NEW YORK—Parenting magazine released its annual list of the best and worst places to raise a child this week, once again naming the Mariana Trench—an undersea chasm located 36,000 feet beneath the western Pacific Ocean—as the least desirable location for rearing children.

The periodical’s staff reportedly selected amongst thousands of locations, weighing a diverse range of criteria such living costs, air quality, and local amenities, categories for which the pitch-black, silt-covered abyss unanimously received an “F” rating.

“In all categories, the Mariana Trench consistently got our lowest marks as a good place to start a family,” the 14-page article read in part. “The school system is nonexistent, the nearest playground is 300 nautical miles away, and at over 15,000 pounds per square inch, the hydrostatic pressure is enough to crush a child in less than a second.”

“While the area does contain a low crime rate, that benefit is quickly negated by the Mariana Trench’s lack of a police department, not to mention fire, sanitation, highway, or public works departments,” the article continued.

The Mariana Trench, with zero acres of community parkland, a median household income of $000,000.00, and an unemployment rate of 100 percent, has held its spot as Parenting’s worst place to raise a child for seven consecutive years now, thanks largely to its un-family-friendly freezing temperatures and high concentration of exothermic bacteria.

According to the magazine, competition for the worst spot in the rankings was particularly fierce this year, with the Mariana Trench competing with locations as far-ranging as Mt. Everest, an industrial slaughterhouse, an iceberg drifting in the Arctic, St. Louis, and the cone of Hawaii’s Mauna Loa volcano.

“In composing our rankings, we found that, compared to somewhere like Sunnyvale, CA—a town in which we would highly recommend parents raise their children—the Mariana Trench lacks many of the conveniences such as walking trails or shopping outlets that would be attractive to a family,” the magazine’s editor, Samuel Norton, explained. “While you could conceivably go hiking with your kids in the [crescent-shaped oceanic valley] Challenger Deep or sign them up for swim team, you would still have to somehow get over the perpetual darkness that constantly cloaks the trench in all directions.”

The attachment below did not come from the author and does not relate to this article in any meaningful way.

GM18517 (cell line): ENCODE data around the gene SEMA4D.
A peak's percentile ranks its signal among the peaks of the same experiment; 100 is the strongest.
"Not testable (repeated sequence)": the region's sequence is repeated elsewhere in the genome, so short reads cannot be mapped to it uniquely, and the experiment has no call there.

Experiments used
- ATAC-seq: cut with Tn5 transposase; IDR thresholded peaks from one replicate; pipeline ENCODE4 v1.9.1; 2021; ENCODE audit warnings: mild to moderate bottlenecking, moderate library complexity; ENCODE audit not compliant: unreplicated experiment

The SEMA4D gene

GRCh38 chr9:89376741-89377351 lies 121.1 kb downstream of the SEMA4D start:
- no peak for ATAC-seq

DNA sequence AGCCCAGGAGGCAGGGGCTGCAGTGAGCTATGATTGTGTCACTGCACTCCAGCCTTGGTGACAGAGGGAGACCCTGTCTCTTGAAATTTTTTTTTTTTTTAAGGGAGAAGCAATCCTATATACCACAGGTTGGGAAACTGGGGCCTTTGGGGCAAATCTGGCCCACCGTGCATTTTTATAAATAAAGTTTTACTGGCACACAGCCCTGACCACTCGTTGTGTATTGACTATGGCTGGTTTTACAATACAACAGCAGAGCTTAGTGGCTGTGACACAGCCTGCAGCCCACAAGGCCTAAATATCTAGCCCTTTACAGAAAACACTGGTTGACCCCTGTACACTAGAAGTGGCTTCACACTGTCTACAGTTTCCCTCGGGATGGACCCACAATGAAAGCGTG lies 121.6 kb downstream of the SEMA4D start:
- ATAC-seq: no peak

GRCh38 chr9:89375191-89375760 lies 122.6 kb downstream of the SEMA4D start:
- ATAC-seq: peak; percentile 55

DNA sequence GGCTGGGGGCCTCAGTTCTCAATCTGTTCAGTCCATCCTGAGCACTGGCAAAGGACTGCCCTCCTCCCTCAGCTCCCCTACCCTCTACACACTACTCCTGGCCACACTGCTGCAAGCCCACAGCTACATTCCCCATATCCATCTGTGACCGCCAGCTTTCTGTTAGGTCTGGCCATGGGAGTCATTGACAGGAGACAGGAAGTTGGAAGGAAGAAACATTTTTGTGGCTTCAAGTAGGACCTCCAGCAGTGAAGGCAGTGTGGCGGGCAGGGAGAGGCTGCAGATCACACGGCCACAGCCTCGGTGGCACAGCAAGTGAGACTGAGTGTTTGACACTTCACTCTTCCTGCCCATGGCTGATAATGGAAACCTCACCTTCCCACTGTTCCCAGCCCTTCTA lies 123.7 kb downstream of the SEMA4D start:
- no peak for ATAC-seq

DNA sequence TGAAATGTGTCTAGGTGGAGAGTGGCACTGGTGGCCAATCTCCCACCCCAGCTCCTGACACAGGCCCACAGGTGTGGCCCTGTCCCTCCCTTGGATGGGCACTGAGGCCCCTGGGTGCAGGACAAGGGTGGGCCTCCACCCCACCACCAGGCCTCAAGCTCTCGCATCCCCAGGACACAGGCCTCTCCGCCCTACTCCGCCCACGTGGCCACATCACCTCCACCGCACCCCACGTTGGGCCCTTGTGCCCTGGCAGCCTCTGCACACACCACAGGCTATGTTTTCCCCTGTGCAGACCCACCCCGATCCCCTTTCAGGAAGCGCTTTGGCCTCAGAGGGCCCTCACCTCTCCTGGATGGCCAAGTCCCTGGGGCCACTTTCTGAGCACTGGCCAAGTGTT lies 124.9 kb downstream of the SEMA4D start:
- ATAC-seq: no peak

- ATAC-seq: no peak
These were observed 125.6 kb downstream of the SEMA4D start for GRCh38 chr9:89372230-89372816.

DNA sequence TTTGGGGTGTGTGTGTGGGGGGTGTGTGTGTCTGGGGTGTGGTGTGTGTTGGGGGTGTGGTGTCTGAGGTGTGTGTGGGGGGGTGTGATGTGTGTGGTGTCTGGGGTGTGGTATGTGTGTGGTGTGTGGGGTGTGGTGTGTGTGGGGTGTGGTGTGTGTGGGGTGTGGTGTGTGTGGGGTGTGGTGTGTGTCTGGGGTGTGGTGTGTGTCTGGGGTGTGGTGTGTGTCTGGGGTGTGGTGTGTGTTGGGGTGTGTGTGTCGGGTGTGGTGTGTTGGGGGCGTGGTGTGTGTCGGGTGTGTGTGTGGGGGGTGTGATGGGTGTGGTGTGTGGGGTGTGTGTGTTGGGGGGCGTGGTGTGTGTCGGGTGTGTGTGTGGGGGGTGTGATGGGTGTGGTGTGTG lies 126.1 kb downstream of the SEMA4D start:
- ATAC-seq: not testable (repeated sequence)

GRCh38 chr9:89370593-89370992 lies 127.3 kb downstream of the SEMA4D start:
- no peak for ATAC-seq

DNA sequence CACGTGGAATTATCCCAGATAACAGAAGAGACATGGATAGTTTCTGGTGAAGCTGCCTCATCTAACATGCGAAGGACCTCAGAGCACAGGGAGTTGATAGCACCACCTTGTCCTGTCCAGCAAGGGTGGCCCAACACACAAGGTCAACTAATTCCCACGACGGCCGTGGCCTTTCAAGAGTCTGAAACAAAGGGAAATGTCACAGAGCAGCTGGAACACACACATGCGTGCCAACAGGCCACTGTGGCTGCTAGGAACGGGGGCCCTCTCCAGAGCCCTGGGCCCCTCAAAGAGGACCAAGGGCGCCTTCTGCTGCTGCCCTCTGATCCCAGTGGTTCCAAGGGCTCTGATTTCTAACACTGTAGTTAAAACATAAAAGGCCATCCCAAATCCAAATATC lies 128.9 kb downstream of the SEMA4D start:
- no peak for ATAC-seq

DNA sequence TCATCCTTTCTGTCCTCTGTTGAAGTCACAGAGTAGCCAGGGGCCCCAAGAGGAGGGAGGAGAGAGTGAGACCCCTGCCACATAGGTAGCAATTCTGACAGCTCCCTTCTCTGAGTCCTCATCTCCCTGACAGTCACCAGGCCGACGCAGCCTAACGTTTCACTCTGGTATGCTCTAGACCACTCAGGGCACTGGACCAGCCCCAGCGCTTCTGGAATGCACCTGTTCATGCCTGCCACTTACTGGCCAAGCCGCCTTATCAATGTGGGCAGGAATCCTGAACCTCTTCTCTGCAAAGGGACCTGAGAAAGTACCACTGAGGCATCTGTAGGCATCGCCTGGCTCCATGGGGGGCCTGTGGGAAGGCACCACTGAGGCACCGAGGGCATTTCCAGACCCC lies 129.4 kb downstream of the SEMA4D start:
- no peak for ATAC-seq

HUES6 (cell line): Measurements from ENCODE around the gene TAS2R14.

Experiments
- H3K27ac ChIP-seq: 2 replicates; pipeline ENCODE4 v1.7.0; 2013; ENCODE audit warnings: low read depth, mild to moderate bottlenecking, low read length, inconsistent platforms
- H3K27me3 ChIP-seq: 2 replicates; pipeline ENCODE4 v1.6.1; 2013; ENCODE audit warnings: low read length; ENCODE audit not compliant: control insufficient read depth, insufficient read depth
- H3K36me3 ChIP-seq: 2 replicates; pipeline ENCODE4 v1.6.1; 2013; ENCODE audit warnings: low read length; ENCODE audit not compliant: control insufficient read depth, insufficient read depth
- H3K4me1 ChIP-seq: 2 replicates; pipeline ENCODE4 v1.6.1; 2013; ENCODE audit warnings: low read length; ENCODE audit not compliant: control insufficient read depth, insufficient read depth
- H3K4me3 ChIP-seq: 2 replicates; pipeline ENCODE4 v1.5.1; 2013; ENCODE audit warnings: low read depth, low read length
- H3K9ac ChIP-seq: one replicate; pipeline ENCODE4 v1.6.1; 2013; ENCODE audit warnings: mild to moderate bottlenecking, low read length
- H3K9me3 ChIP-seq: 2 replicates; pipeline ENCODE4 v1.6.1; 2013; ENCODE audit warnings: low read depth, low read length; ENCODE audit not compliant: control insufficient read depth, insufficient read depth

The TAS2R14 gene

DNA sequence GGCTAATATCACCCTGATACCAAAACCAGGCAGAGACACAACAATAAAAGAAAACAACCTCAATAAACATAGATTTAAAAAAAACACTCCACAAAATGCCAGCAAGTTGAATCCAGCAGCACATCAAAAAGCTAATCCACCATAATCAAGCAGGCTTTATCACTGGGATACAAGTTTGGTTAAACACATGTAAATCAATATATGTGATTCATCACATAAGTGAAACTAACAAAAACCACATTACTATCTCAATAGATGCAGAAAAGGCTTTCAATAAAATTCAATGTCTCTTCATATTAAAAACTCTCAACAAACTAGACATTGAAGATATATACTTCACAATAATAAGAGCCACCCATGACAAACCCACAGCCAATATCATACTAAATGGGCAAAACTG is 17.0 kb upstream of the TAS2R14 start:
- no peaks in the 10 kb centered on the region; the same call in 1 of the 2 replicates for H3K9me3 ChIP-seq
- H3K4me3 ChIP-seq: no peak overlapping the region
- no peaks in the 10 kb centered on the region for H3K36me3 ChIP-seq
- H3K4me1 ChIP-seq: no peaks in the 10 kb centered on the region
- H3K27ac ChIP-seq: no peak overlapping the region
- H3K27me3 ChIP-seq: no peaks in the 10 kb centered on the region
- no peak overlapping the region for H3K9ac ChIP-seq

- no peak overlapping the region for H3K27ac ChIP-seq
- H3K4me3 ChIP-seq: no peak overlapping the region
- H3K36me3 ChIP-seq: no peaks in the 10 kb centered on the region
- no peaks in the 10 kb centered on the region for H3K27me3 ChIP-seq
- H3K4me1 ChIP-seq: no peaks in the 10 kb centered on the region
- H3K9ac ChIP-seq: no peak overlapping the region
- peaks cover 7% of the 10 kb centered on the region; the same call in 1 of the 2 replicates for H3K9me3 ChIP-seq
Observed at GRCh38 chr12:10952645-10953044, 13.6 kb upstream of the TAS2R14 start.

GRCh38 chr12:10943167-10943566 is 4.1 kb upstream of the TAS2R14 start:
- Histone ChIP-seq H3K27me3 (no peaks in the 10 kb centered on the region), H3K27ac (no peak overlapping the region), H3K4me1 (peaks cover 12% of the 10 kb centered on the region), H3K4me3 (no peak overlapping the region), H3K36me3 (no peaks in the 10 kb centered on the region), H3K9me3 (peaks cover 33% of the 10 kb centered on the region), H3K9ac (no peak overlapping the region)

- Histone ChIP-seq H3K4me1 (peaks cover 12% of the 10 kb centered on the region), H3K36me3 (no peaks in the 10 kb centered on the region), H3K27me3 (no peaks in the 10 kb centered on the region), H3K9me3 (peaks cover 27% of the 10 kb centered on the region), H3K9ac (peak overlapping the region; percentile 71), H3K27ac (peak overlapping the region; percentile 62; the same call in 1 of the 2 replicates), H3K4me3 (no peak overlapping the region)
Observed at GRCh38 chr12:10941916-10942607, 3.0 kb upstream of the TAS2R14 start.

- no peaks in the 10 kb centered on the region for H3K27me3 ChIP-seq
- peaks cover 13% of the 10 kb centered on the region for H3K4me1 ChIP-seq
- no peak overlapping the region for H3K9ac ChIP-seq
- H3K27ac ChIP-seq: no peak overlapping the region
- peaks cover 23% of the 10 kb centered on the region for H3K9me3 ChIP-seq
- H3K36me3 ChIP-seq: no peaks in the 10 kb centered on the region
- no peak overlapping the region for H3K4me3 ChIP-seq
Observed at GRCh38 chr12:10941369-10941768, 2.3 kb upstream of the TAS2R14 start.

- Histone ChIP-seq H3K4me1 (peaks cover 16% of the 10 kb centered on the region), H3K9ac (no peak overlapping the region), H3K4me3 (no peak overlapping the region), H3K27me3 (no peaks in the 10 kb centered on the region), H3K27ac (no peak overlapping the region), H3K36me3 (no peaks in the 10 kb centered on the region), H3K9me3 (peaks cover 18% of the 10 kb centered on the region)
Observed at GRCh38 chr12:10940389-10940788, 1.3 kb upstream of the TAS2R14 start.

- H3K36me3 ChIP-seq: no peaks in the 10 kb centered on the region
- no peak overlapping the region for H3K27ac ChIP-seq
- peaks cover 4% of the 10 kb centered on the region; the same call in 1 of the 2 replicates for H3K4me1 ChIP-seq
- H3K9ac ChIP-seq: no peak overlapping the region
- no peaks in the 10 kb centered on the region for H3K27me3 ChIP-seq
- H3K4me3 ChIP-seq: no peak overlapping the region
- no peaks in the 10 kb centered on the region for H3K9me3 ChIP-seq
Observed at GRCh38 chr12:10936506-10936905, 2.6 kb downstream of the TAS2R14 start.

“And if you’re looking for a decent pediatrician, you’re going to have your work cut out for you,” Norton added.

The magazine’s editors found that with no community centers, golf courses, neighborhood gardens, or social outlets of any sort to speak of, there was little if anything to distract a mother or father from the extremely stressful lifestyle that would be typical of raising a family 5,269 fathoms beneath the sea.

Parenting also criticized the housing market in the Mariana Trench, emphasizing that the cost of building and maintaining a state-of-the-art titanium-reinforced bathysphere capable of withstanding the location’s volcanic heat vents and constant earthquakes would be a minimum of roughly $20 million—an investment they said was far out of the range of most families.

“In terms of commuting options alone, the Mariana Trench would prove a real nightmare for any working parent,” Norton remarked, going on to call the location’s utter lack of public transportation “simply unacceptable.” “I mean, to even reach the trench in the first place, you would need to acquire an extremely sophisticated diving bell, convince your family to stow themselves one or two at a time along with all of their possessions, and then plunge 6.85 miles down into a dark, undersea chasm devoid of any sense of community, or any warm-blooded life whatsoever.”

“At that point, you have to ask yourself, ‘Is this really what’s best for my child?’” Norton added.

Ultimately, the magazine’s staff urged parents to consider their family first when choosing whether or not to live in the Mariana Trench.

“The obstacles your child will face in their first years of school are already going to be enormous,” Norton said. “Having to contend with the challenge of having their head literally implode when exposed to their hometown’s atmosphere can only make things worse.”